Posey's Tips & Tricks

How To Use Storage Spaces in Windows Server 2016, Part 1

In this introduction to Microsoft's Storage Spaces technology, Brien walks you through the steps of creating a storage space and a virtual disk.

Storage Spaces (not to be confused with Storage Spaces Direct) has been a part of Windows Server since the days of Windows Server 2012, and provides an easy way for you to create software-defined storage using a server's local storage resources.

To set up Windows Storage Spaces, open Server Manager and click on the File and Storage Services tab, and then click on Storage Pools.

As you can see in Figure 1, Windows Server is initially equipped with a primordial pool. The primordial pool is created by default, and is essentially a repository for disks that are available for use in a storage pool that you create. A disk can only belong to a single storage pool.

[Click on image for larger view.] Figure 1: The primordial pool exists by default.

Incidentally, if a disk is missing from the primordial pool, you can add it by choosing the Add Physical Disk option from the Task drop-down.

To create a storage pool, choose the New Storage Pool option from the Task drop-down. This will cause Windows to launch the New Storage Pool Wizard. Click Next to bypass the wizard's Welcome screen, and you will be asked to enter a name for the storage pool that you are creating. You will also be prompted to select the primordial pool that you want to use. In most cases, though, there will only be one primordial pool available for your use.

Click Next, and you will be taken to a screen that asks you to select the physical disks that you want to include in the storage pool. For each disk, there is a drop-down that you can use to configure the disk allocation. You can choose to automatically allocate a disk, use it as a hot spare or manually allocate the disk, as shown in Figure 2.

[Click on image for larger view.] Figure 2: Choose the disks and allocation methods that you want to use.

Click Next, and you will see a confirmation of the choices that you have made. Assuming that everything appears to be correct, go ahead and click the Create button to create the new storage pool.

When you finish creating the storage pool, you should see the storage pool listed in the window's upper pane. If you select your storage pool, you should see the lower-right pane display the disks that make up the storage pool, as shown in Figure 3.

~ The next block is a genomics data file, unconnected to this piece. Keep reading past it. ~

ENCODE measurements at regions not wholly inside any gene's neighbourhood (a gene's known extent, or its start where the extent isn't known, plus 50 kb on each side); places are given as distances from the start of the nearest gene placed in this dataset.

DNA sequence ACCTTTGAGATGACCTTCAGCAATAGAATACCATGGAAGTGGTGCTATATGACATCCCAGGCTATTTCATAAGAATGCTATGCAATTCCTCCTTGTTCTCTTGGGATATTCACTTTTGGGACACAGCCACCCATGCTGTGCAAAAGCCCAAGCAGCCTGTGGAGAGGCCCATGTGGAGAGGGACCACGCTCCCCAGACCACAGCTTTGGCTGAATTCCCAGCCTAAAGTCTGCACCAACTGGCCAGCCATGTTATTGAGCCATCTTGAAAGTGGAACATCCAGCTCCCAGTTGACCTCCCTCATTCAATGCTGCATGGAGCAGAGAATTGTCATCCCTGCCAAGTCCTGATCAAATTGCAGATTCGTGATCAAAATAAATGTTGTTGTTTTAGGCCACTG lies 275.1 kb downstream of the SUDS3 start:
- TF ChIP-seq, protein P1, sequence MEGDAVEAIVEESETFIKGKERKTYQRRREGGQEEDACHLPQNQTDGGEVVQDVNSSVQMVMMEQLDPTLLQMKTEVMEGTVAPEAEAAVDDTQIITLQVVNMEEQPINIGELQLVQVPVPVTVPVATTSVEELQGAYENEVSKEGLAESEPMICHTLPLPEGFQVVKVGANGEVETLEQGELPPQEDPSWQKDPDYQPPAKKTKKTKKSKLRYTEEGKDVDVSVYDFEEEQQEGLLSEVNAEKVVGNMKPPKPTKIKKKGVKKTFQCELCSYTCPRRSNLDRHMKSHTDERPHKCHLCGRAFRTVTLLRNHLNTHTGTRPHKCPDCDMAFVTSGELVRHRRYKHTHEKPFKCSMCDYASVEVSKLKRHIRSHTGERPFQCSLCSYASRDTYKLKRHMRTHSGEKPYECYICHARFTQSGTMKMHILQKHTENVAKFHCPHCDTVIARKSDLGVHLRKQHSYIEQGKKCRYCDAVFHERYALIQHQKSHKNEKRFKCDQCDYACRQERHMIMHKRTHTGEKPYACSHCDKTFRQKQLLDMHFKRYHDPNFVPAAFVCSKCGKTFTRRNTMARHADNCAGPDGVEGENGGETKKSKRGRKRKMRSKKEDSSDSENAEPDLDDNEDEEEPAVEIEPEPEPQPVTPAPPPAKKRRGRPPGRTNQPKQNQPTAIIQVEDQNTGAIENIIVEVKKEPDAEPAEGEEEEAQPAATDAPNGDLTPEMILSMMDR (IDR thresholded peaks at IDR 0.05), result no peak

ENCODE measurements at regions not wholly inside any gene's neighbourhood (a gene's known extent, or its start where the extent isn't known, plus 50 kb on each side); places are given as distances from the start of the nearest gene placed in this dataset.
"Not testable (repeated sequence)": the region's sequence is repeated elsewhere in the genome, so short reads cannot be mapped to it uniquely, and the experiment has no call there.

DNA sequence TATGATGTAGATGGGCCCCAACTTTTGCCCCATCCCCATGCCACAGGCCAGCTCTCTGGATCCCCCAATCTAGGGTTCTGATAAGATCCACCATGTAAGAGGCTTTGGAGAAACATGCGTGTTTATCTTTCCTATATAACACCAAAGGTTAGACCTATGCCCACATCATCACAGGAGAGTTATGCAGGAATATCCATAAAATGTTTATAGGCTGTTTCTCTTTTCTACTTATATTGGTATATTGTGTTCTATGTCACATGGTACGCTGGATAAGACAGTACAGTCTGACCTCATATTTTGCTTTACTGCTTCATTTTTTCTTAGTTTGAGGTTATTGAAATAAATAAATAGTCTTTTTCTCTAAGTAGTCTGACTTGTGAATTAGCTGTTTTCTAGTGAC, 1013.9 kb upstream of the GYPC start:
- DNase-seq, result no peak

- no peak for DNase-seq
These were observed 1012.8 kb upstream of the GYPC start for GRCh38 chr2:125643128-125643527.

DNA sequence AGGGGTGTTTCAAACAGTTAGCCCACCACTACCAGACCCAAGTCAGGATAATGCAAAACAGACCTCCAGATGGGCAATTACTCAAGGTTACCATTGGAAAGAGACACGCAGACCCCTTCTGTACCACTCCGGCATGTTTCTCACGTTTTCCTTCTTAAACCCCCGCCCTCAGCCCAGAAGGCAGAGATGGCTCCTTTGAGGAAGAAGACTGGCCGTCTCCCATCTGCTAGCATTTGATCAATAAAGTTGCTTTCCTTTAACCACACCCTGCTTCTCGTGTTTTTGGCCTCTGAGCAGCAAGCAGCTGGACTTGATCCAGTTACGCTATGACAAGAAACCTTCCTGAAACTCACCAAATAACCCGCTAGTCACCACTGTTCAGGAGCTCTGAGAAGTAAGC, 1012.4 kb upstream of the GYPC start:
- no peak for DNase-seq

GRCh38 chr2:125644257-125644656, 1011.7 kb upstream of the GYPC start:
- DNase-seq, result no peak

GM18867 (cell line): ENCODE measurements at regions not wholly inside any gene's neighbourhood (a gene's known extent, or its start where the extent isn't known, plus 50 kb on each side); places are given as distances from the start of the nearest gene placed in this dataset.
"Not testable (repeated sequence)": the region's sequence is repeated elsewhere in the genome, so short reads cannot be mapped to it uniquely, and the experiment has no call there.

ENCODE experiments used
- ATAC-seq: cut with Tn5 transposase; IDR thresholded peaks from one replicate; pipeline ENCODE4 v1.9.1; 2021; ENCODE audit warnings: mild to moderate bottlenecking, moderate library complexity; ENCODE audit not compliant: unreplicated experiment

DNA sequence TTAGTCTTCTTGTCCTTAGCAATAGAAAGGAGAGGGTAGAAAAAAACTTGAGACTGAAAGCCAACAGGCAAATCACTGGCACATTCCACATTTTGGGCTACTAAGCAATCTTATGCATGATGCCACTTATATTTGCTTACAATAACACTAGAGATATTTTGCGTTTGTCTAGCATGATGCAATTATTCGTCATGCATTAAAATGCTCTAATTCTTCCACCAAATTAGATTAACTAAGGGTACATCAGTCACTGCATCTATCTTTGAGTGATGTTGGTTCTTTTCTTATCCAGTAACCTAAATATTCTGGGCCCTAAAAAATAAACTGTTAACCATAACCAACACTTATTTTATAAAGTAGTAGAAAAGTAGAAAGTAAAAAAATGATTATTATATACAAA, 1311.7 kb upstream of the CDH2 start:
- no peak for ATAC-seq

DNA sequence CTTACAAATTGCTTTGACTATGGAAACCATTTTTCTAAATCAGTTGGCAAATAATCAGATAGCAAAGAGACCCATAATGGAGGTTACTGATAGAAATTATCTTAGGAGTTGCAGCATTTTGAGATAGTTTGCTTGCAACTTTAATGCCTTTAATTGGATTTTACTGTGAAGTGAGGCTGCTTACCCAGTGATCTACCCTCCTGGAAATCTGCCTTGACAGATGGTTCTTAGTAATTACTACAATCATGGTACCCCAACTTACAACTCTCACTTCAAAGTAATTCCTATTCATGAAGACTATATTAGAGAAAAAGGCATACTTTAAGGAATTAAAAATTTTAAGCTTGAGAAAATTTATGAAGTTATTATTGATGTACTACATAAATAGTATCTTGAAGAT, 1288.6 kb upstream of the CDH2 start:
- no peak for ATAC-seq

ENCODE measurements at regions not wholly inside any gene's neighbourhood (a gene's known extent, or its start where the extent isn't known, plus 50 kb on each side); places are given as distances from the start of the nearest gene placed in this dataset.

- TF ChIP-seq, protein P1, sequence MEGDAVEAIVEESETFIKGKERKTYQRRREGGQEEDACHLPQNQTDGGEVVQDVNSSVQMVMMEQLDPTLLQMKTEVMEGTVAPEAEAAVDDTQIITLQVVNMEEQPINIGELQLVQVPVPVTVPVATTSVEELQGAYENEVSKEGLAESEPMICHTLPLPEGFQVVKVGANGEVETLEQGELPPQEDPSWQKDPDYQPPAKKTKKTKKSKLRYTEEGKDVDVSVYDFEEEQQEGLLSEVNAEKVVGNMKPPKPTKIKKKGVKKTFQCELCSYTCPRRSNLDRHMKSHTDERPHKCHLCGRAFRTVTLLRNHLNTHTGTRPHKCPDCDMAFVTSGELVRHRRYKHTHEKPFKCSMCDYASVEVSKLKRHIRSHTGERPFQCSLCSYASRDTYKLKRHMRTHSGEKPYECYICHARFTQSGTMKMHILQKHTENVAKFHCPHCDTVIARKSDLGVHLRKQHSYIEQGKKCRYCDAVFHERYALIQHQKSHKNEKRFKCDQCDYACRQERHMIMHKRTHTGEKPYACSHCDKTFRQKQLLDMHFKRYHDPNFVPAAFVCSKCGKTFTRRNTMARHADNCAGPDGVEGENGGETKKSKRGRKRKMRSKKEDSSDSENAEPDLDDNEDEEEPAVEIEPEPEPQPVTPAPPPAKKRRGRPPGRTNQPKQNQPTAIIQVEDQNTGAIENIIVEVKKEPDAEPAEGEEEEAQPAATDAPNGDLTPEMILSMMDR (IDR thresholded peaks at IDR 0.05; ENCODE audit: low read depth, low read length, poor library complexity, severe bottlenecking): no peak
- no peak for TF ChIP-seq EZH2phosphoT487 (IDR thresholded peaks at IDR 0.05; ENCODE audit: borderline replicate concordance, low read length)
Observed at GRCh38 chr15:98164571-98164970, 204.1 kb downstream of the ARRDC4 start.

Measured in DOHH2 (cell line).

[Click on image for larger view.] Figure 3: The storage pool has been successfully created.

Now that the storage pool has been created, the next step in the process is to create one or more virtual disks. A virtual disk is really just a logical storage structure, and is not the same thing as a Hyper-V virtual disk. To create a virtual disk, choose the New Virtual Disk command from the Task drop-down that is located in the Virtual Disks section.

At this point, you will be prompted to choose the storage pool on which you wish to create the virtual disk. Make your selection and click OK. Now, Windows will launch the Virtual Disk Wizard.

Click Next to bypass the wizard's Welcome screen. You will now be taken to a screen that asks you to provide a name for the virtual disk. This screen also contains a checkbox that you can select if you wish to create tiered storage. You would select this checkbox if your storage pool contains a mixture of SSDs and HDDs, and you want to create a high-speed tier and a standard tier.

Click Next, and you will be taken to a screen that asks if you want to use enclosure resiliency. Make your selection, and click Next.

Now, you will see a screen asking you to select the storage layout. The choices that are presented here depend on the number and type of disks in the storage pool, and whether or not you have opted to use tiered storage. You will typically be able to choose between simple, mirrored and parity storage. Make your selection and click Next.

The next screen that you will see asks if you want to use thin or fixed provisioning. One thing to keep in mind is that if you opted to use tiered storage, then you will have to use fixed provisioning.

Click Next, and you will be taken to a screen that asks you to choose the size for the virtual disk that you want to create. If you look at Figure 4, you will notice that I am able to specify the size of both the fast tier and the standard tier. It is also possible to specify the size manually, or to select the Maximum Size option.

[Click on image for larger view.] Figure 4: Specify the size for the virtual disk.

Click Next, and you will be taken to a summary screen that you can use to review the choices that you have made. Assuming that everything on this screen looks good, click the Create button to create the virtual disk.

Even though we have created a virtual disk, it is not quite ready to use yet. I will show you the rest of the setup process in Part 2 here.

About the Author

Brien Posey is a 16-time Microsoft MVP with decades of IT experience. As a freelance writer, Posey has written thousands of articles and contributed to several dozen books on a wide variety of IT topics. Prior to going freelance, Posey was a CIO for a national chain of hospitals and health care facilities. He has also served as a network administrator for some of the country's largest insurance companies and for the Department of Defense at Fort Knox. In addition to his continued work in IT, Posey has spent the last several years actively training as a commercial scientist-astronaut candidate in preparation to fly on a mission to study polar mesospheric clouds from space. You can follow his spaceflight training on his Web site.

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